Crowdfunding Beyond Kickstarter

crowdfundCrowdfunding websites like Kickstarter and Indiegogo have raised hundreds of millions of dollars for businesspeople and artists looking for quick injections of cash. But what has it done for the people who actually contributed to these campaigns? While many crowdfunding drives offer prizes and gifts to their donors, they don’t provide participants with ownership stakes like other methods of investment. That’s why a new wave of crowdfunding platforms are coming on the scene to make this burgeoning financing strategy more like traditional equity purchases.

Microventures, for instance, serves as a kind of online marketplace for startups to hook up with wealthy investors. Entrepreneurs create profiles and plead their cases on the social network just like they would on Kickstarter. Unlike that site, however, backers receive an equity stake in the venture commensurate with their investment. Although this is no different than the way startups already seek out seed cash, the digital platform allows entrepreneurs to meet interested parties online without hopping from meeting to meeting. So far the company has handled more than $8 million in investments through 25 different campaigns with six more currently in development.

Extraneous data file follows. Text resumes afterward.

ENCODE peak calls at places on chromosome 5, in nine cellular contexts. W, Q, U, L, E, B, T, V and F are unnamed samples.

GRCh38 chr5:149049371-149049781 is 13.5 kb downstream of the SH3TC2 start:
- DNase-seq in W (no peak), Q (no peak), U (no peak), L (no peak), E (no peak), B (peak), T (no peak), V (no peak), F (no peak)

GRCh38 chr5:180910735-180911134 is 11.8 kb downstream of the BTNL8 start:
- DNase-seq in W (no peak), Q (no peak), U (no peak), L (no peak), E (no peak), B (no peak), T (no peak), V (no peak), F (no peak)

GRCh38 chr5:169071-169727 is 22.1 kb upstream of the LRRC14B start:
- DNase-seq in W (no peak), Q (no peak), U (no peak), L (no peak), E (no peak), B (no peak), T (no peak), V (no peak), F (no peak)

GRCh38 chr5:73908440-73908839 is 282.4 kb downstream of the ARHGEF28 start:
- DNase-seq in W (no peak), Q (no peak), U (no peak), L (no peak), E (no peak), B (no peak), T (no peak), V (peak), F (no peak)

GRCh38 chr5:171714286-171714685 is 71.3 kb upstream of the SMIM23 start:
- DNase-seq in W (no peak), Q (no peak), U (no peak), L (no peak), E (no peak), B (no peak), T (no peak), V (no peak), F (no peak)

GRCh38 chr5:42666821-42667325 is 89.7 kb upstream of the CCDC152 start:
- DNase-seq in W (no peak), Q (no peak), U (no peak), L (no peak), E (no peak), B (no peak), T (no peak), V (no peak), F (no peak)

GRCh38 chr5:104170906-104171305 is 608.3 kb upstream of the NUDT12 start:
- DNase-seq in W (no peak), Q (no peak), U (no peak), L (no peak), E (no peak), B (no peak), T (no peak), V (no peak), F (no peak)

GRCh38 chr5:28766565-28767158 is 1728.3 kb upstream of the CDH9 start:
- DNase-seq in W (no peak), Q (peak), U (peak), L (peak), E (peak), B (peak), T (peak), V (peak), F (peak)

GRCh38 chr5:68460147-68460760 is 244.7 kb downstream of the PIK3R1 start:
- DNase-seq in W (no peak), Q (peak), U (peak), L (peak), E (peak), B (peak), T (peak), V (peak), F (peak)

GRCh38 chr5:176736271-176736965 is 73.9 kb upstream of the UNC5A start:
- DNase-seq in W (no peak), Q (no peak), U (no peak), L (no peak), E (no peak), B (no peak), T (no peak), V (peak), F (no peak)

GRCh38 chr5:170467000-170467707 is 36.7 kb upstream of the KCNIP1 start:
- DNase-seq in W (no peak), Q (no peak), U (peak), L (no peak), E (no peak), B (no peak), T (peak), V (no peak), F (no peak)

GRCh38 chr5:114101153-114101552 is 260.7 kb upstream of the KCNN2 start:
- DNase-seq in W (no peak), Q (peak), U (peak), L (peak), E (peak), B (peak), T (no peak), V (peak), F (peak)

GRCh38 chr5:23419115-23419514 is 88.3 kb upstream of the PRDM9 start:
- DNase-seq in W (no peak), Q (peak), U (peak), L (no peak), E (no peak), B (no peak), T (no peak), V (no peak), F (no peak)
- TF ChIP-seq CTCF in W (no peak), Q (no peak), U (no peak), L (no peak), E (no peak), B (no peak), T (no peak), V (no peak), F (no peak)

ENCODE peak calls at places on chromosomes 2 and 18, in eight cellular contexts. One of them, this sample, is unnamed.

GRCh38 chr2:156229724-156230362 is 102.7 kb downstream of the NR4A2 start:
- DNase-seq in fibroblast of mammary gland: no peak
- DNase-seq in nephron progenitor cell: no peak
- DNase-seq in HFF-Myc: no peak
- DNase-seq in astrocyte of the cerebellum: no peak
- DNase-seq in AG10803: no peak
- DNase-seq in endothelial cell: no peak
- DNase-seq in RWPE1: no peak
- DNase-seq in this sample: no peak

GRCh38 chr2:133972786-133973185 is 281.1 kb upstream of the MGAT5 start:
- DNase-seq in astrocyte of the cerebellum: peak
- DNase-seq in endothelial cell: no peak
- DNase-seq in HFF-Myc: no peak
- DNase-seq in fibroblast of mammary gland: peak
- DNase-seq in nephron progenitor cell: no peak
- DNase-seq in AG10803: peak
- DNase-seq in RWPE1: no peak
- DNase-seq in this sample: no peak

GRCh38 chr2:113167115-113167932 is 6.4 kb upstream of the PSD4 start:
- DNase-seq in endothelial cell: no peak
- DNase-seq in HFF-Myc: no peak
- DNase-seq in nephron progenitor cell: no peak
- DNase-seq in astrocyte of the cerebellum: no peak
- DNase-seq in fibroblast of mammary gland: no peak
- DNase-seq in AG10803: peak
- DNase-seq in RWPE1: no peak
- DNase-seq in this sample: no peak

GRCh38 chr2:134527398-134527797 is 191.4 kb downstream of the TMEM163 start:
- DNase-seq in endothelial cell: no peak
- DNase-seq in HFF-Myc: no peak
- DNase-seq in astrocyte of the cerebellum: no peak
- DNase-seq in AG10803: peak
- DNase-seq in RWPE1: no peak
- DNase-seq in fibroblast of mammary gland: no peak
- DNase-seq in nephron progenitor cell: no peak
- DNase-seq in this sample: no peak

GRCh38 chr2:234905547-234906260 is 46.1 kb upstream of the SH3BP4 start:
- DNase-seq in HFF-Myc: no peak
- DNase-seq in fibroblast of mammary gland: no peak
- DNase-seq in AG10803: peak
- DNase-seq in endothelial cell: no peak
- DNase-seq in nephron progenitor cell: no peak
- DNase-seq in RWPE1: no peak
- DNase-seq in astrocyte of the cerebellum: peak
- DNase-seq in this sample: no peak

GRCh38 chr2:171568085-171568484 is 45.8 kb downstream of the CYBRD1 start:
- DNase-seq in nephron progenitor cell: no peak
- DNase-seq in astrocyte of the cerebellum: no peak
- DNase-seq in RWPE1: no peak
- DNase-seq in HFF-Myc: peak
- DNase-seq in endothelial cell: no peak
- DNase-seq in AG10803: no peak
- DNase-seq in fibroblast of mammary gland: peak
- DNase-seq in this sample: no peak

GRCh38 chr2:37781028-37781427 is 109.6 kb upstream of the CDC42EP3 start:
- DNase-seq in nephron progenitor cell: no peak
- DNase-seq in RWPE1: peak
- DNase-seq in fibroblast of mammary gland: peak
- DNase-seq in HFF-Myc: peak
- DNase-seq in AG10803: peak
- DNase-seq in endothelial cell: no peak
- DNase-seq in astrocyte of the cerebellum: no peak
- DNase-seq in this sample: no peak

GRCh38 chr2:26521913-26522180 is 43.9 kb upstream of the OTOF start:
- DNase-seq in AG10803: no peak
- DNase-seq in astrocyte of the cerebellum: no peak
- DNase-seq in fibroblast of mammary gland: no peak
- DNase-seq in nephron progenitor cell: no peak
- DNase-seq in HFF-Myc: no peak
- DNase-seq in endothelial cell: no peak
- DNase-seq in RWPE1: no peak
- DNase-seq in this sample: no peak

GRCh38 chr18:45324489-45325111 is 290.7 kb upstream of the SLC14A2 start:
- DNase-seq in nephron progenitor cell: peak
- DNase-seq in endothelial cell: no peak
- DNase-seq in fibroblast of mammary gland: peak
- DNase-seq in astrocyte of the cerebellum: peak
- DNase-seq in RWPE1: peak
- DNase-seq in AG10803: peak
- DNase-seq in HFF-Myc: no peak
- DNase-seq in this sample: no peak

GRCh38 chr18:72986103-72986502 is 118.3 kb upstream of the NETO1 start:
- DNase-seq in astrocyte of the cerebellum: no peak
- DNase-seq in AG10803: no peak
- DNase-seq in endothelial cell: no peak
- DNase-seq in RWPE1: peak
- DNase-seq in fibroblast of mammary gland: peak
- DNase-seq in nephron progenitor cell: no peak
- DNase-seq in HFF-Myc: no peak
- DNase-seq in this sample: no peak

While Microventures is useful for established entrepreneurs, it fails to serve the up-and-coming individuals who normally utilize crowdfunding sites. Fortunately, that’s where Upstart comes in. This new crowdfunding venture provides young entrepreneurs with sizable investments from reputable sources in exchange for stakes in future profits. Unlike Kickstarter, which acts as a funding platform for ideas, Upstart is focused on people. For example, Omri Mor graduated from the University of Wisconsin with just $182 in his bank account and an idea for an independent music marketplace in his mind. Through Upstart he received $50,000 to spend on whatever he wanted. In return he would pay his backers a percentage of his future income over the course of a decade. This method grants entrepreneurs the freedom to pursue their goals at their own pace without fretting about that first failure. Investors, on the other hand, can receive a windfall if their wards manage to hit it big.



  1. Why would investors prefer an equity stake in emerging ventures?
  1. Will investors buy into the concept of investing in individuals through Upstart?


Source: Logan Kugler, “Investing in the Future,” Entrepreneur, December 2012; Nick Leiber, “Crowdfunding Is About to Get More Crowded,” Bloomberg BusinessWeek, November 29, 2012. Photo by Rocio Lara.